“A Glimpse Of The Garden” is a seasonal miniseries focusing on the heart of a gardener’s work — a special spot, an extraordinary plant, a place of respite, or a place that evokes a heartfelt memory. What is down the garden path of your friends and neighbors? What is down your garden path? This week, a visit with Liljan Minck, who for nearly 60 years, has sat on the broad porch of her nearly 200-year-old home, resting after a session of dedicated work developing the gardens that surround her house. “I see everything from here,” she said — trees, birds, flowers, shrubs, and people going by." Over the course of many years, she and her late husband Albert did all of the landscaping on their property. Nestled up against the foundation of the house is a flowerbed filled from front to back with seasonal delights, such as the fragrant White Festiva Maxima peonies, several varieties of hosta, golden leaf spirea, and lush bleeding heart shrubs. Peeking out from these are long fronds of Solomon’s Seal here and there, and the silvery white foliage of Snow-In-Summer. Daisies bloom abundantly at the side of the house, as well.
Jeff Shwartz is a beekeeper, which entails much more than a sweet, amber-colored reward. “Believe it or not, I thought I wanted honey,” he said. Regarding the work he began in 2007, he said, “I thought that a couple of times a year you pull on a deep sea diving suit and steal honey” from the bee hives. He soon discovered that tending bees was a far bigger business. He and his wife Nancy acquired books and delved into the world of bees, he said, “I learned it was much more.” He began attending workshops and consulted with apiculture societies, backyard beekeeping associations, beekeeping clubs, and more.
Stop & Shop Store Manager Rich Marcuccio, right, FAITH Food Pantry co-chair Nancy Taylor and event co-organizer and Newtown resident Chris Sferruzzo gathered in front of several pallets of food collected for FAITH Food Pantry during a June 14 car show and raffle held at the South Main Street grocery store in Sand Hill Plaza. The event featured a DJ, The Big Beat Band, food, activities for the kids, and dozens of hot rods, classics, customized, and stock vehicles ranging from vintage to a gull wing DeLorean complete with its space age “flux capacitor.” Mr Marcuccio said the event raised $10,000 in food and cash donations for the pantry located in Sandy Hook Center.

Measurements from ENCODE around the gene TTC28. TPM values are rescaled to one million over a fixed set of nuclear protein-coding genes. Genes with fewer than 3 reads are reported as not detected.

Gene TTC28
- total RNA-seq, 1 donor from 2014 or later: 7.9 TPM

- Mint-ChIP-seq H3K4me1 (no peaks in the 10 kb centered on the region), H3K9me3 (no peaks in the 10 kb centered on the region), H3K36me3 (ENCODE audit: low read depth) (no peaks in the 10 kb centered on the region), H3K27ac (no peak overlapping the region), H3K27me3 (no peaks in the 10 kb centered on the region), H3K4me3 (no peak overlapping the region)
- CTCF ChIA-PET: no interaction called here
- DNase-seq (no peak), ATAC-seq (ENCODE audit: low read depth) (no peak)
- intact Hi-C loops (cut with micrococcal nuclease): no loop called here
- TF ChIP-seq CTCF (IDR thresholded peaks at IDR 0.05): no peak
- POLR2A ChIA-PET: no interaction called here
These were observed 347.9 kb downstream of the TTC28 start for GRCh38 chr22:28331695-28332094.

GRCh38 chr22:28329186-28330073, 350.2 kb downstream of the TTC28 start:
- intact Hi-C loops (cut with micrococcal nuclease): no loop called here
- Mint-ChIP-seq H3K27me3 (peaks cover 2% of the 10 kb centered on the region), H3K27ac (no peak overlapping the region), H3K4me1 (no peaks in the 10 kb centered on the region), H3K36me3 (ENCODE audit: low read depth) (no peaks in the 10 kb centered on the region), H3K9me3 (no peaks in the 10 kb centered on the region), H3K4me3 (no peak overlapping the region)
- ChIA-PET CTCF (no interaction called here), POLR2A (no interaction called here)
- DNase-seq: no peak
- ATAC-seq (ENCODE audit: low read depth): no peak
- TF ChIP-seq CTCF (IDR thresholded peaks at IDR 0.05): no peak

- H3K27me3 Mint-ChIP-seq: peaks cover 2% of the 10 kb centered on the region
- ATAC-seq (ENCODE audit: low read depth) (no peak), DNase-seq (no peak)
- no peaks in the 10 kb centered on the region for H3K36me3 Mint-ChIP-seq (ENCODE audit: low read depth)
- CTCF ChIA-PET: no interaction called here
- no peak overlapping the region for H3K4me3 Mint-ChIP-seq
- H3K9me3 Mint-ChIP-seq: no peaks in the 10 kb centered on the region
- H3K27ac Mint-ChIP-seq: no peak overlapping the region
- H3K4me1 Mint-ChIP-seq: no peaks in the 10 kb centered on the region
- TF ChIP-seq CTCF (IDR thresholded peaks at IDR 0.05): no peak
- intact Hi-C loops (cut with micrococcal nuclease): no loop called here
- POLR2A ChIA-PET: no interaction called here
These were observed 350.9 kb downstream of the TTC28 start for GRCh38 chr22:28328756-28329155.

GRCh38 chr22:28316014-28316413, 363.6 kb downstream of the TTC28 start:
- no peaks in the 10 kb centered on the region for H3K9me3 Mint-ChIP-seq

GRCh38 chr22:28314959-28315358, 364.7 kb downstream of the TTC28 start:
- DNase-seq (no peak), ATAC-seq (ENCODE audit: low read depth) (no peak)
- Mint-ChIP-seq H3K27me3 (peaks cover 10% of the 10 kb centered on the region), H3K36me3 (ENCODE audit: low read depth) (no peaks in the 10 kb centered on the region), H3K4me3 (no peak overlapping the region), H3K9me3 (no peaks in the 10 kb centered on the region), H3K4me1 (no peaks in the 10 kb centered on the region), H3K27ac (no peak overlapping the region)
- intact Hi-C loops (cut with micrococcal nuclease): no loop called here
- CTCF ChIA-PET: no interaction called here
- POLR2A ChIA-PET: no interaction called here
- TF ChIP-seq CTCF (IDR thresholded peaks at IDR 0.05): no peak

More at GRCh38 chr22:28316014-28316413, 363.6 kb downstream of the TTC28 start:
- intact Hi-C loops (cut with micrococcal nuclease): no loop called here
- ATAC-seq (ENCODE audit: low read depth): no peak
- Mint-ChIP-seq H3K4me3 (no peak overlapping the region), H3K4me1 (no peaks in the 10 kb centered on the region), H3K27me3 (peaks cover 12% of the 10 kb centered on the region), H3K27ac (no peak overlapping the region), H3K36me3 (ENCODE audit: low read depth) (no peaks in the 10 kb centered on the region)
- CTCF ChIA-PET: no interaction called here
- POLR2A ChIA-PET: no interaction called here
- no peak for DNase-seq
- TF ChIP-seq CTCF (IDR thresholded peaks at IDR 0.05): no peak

Paper may be the traditional gift for a first wedding anniversary, but for those involved with Hearts of Hope, something in ceramic may be even more appropriate. Barb Tarpey and her two daughters were among a few dozen people who attended the first anniversary gathering of the Hearts of Hope-Newtown chapter on June 18. She and her daughters were in the hall of Newtown United Methodist Church to paint palm-sized ceramic hearts for the first time Wednesday evening, and Mom was having a little trouble deciding where to begin.
Mother Nature more than cooperated and gave Barn Star Productions a perfect day for the first Newtown Antiques Market on Saturday, June 21. “We sure did get off to a great start,” Frank Gaglio, show manager, said, “and the dealers made it happen.” Eighty-five exhibitors came for the market, staged just off the flagpole green on the Fairfield Hills campus, with the booths surrounding Shelton House. “We had a nice turnout, about 100 people were in line when the show opened at 10 am and by 5 pm when the show closed, about 800 visitors had shopped the show,” Gaglio said, and “many of the dealers reported having good sales and a profitable day.”
“Write On, Newtown!” is the theme of the upcoming 2014 Newtown Labor Day Parade, Monday, September 1, celebrating the wealth of authors and illustrators who call Newtown home. One of those numerous scribes, Sydney Eddison, has been selected to serve as Grand Marshal of the parade. Best known for her gardens and the knowledge of gardening she has shared over her 50 years as a resident of the town, Ms Eddison is a prolific writer. Not only has she published seven books on gardening, she has written two novels (unpublished), hundreds of articles for The New York Times, Litchfield County Times, and other publications, and is a poet. Writing, she said, is one of the creative arts that has always been a part of her life.
One year to the day after its debut event, Ben’s Lighthouse presented its Second Annual Lighthouse Festival at Trinity Episcopal Church. Last year’s event was filled with lighthouses of all shapes, sizes and styles, refreshments, children’s programs and even visits with Coastie, the interactive tug boat from the US Coast Guard. This year, organizers added even more offerings for the six-hour family-friendly event. Last year’s weather was sunny, but temperatures were uncomfortably hot. Last weekend the sun was shining, and a steady breeze kept everyone very happy as they perused the property around the Main Street church, indoors and out.